HOW NOT TO SERVE COCA COLA: REVIEWING ELNATHAN’S BORN ON A TUESDAY

Image from bookslive.co.za

Usain Bolt is the world’s “fastest” man, but he knows better than to go up against Mo Farah over 800 or 1500 metres. While Usain Bolt possesses this fundamental understanding of his… well, profession, Elnathan John does not appear to. If he did, “Bayan Layi” would never have become Born on a Tuesday. Born on a Tuesday is exactly what happens when Usain Bolt attempts to race over longer distances.

“Bayan Layi” is the short story that Elnathan extends into his novel. The short story is artful, poignant, expertly contained. The irony is, as we are wont to say these days, on fleek. Dantala kills, but responsibility is outsourced to Allah, with no qualms whatsoever. This writer knew what he was doing, till he decided to dilute his perfect little bottle of Coke in a calabash of water. Coke is Art. Born on a Tuesday is coloured water with a distant, very distant, taste of cola.

Sparse, unadorned prose. Naïve, but searching voice. Of Dantala. Wait, what? Let’s even forget about the voice for a second and ask ourselves what Dantala could see. Is he placed so that he can truly observe the myriad choices that went into the making of a tragedy? The protagonist of this novel is society, easy as it is to mistake it for Dantala. If the voice is naïve, should sight be too? And if we are so enamoured by realism, why not write those initial parts in Hausa, seeing as the boy had no English yet? Why not?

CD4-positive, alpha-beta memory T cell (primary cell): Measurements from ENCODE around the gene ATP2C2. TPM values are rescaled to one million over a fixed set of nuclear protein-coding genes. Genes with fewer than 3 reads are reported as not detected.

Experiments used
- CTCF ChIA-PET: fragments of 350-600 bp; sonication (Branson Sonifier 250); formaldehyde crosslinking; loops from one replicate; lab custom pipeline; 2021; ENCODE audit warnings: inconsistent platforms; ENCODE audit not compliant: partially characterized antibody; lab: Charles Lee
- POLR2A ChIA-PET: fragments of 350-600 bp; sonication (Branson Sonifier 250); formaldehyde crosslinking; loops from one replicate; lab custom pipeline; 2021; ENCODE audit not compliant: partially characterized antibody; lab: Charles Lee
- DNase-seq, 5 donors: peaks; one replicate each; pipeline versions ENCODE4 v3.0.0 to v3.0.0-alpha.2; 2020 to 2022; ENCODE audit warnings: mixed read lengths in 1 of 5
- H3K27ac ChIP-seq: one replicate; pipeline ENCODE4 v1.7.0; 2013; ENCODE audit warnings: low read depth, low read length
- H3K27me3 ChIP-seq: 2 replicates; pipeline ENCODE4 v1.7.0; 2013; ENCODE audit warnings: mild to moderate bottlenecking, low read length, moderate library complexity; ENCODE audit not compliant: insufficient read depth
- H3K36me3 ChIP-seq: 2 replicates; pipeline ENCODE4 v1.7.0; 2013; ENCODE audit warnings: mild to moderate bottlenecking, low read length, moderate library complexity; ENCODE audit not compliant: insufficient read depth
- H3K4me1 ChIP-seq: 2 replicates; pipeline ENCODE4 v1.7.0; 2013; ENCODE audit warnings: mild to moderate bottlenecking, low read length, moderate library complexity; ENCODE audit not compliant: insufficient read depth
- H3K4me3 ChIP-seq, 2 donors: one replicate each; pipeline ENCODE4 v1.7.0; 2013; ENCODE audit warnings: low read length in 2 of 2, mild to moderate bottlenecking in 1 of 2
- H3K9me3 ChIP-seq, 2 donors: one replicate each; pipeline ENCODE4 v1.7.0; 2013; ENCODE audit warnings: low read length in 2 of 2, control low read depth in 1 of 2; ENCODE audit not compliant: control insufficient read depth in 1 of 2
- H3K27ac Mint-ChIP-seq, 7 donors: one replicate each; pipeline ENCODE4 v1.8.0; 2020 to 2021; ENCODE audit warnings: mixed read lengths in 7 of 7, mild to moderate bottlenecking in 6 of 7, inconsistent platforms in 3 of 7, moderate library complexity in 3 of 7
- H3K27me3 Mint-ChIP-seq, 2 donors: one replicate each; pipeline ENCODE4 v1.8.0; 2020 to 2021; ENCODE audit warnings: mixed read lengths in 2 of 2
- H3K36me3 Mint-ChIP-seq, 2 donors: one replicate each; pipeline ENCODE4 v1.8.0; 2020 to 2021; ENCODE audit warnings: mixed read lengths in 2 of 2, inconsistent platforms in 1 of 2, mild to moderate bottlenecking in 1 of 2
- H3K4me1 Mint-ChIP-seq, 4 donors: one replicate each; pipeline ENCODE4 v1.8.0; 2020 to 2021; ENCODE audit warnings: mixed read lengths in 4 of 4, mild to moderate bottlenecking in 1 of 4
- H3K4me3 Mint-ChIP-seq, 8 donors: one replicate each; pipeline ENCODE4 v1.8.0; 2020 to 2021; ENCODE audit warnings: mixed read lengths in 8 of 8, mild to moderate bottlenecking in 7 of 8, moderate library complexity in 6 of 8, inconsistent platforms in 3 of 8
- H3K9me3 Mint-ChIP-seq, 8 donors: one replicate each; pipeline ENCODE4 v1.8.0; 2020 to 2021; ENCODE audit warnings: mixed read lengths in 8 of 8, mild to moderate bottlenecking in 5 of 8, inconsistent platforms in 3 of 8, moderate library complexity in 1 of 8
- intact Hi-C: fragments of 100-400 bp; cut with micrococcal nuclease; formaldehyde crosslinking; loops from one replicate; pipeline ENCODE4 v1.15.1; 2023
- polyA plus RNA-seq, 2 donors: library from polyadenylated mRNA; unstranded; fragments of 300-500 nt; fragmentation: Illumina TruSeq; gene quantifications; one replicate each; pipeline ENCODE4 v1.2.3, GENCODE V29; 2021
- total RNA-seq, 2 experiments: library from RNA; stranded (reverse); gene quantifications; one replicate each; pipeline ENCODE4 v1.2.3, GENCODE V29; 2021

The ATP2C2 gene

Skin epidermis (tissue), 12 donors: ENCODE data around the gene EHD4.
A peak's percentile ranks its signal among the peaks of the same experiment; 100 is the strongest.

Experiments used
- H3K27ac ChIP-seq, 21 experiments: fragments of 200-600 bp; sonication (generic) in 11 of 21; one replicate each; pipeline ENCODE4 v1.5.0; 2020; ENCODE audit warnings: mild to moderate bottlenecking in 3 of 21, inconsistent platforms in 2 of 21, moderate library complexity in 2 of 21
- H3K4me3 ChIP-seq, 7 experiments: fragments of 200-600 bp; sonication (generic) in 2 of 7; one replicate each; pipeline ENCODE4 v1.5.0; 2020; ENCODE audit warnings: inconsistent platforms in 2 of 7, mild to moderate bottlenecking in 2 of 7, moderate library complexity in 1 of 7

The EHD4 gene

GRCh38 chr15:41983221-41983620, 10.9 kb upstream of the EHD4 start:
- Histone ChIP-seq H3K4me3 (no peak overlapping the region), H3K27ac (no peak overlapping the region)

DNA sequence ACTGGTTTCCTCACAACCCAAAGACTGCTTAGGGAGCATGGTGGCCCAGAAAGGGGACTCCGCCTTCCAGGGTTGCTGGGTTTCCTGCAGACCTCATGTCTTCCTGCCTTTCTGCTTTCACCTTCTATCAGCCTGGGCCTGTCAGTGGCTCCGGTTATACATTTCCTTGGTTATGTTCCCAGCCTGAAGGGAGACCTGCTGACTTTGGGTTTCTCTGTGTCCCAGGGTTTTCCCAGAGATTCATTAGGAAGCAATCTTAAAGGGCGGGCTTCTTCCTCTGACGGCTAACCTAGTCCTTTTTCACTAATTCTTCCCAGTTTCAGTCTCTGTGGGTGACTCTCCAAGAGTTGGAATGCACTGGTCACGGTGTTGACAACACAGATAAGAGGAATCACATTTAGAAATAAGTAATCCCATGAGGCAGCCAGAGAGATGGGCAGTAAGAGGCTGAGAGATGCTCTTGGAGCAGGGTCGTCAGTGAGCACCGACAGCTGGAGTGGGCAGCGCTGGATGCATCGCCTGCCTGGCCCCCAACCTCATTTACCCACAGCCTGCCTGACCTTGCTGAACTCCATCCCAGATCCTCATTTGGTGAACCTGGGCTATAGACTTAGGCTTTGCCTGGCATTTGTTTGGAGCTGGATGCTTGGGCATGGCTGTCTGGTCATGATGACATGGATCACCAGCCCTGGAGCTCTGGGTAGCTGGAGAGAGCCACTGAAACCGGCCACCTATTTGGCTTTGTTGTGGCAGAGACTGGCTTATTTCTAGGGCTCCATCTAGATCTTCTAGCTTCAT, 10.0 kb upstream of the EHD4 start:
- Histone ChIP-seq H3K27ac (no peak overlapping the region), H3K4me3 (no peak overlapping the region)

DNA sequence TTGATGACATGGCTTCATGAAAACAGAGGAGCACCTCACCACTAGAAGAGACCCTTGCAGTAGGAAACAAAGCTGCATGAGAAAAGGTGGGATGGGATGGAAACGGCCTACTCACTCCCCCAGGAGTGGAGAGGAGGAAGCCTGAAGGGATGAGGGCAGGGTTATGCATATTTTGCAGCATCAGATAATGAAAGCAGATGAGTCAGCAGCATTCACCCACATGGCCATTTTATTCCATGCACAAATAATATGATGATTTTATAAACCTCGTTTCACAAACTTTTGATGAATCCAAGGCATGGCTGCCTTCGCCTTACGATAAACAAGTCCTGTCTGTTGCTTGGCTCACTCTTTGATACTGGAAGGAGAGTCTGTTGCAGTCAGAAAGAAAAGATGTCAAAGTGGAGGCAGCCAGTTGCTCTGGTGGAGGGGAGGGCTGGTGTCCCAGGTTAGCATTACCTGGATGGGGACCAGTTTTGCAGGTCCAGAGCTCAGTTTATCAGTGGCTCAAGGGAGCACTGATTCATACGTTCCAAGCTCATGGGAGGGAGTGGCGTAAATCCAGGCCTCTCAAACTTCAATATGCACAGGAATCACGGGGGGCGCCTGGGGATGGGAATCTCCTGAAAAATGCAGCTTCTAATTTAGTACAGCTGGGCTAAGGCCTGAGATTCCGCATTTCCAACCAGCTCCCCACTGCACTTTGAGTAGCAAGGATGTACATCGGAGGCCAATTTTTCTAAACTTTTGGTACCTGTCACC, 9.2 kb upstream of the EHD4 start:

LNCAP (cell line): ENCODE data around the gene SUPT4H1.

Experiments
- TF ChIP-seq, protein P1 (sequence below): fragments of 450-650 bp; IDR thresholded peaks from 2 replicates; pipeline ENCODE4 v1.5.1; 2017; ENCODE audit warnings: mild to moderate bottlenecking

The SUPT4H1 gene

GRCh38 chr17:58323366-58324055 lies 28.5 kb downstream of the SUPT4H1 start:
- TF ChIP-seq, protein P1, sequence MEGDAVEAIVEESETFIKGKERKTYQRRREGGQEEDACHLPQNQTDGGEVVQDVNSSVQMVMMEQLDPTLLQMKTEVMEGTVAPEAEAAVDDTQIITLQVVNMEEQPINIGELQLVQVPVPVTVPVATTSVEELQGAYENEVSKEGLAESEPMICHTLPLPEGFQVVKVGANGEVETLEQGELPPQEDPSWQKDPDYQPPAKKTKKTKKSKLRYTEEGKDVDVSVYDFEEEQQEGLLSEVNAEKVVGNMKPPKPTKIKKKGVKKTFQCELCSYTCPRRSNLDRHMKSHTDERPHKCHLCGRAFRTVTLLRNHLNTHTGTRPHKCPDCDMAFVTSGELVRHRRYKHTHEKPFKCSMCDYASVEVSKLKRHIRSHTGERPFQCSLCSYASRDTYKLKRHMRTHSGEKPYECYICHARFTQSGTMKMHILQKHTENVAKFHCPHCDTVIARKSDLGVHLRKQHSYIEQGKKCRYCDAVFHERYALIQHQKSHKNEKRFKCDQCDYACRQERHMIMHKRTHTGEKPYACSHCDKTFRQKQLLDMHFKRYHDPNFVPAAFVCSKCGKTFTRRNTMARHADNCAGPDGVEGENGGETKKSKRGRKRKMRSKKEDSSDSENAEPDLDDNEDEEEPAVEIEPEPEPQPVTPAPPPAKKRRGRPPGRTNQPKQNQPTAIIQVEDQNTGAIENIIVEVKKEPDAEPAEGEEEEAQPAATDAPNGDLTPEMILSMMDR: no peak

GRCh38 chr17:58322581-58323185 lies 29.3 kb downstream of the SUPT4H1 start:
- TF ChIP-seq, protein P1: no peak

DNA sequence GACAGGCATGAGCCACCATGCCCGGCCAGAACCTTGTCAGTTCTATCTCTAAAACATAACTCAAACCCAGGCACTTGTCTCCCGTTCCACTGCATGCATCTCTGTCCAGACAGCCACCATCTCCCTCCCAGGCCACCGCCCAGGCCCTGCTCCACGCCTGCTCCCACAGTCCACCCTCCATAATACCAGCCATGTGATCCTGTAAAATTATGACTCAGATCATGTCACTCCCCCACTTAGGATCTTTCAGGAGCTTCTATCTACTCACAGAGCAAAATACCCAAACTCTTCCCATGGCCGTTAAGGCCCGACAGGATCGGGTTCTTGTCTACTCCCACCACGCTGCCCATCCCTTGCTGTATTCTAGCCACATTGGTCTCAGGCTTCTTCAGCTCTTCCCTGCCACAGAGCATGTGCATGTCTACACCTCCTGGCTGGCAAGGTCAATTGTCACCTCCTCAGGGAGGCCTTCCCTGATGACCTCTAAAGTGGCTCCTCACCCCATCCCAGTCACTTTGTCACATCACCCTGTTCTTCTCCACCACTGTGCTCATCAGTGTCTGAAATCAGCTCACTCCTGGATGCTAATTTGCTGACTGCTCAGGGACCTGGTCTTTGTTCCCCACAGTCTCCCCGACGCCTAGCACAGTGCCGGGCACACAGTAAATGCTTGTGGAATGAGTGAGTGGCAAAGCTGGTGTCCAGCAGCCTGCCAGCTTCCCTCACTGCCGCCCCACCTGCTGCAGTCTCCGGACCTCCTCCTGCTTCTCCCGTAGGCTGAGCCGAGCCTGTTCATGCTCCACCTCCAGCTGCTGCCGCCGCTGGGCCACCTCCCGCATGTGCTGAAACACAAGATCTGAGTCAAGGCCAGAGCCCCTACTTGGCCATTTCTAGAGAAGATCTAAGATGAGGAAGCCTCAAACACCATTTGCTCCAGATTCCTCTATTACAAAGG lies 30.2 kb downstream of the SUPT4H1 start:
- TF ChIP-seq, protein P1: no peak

Well, the reason is that the boy only begins to write his story after gaining some passable mastery over English. The narrative is retrospective, not immediate. Born on a Tuesday is Dantala’s autobiography, in spirit and in truth. Or is it?

Banda concedes. I wait for them to come out. I strike a match and throw. The boy was right. I love the way the fire leaps out of the window and reaches for the ceiling. (15)

Wait, what is happening here? Isn’t narration retrospective? Hasn’t the fellow (the narrator, who, mind, is different from the author) just declared that the story he will tell is past? What is this real time narration then? What manner of technical naivete is this? If the narrator is naïve, is the artistic effect not predicated upon the author being experienced?

And before passages such as

The men in the Small Party asked us to say so and gave us all one hundred naira to register and even though the people registering us complained, they registered us anyway. My head was so big in the picture on the voter card, Banda and Achisuru kept laughing at me. (8)

are thrown in my face, I’ll say this: in the real-time method, narration is only mostly real-time, not completely real-time. Narrators appear to have no advantage over the reader in the apprehension of events. Passages such as the above are an aberration in Elnathan’s novel, in the real-time novel. That said, I’ll throw this in anyone’s. They are the final statements of the novel.

I am lightheaded. I heave a sigh. My heart tells me he is OK. Jibril is OK. I stretch out on the cool concrete floor. Time slows down again. I think of all the things I must do: cut my hair, wash with hot water, start writing out my story. (261)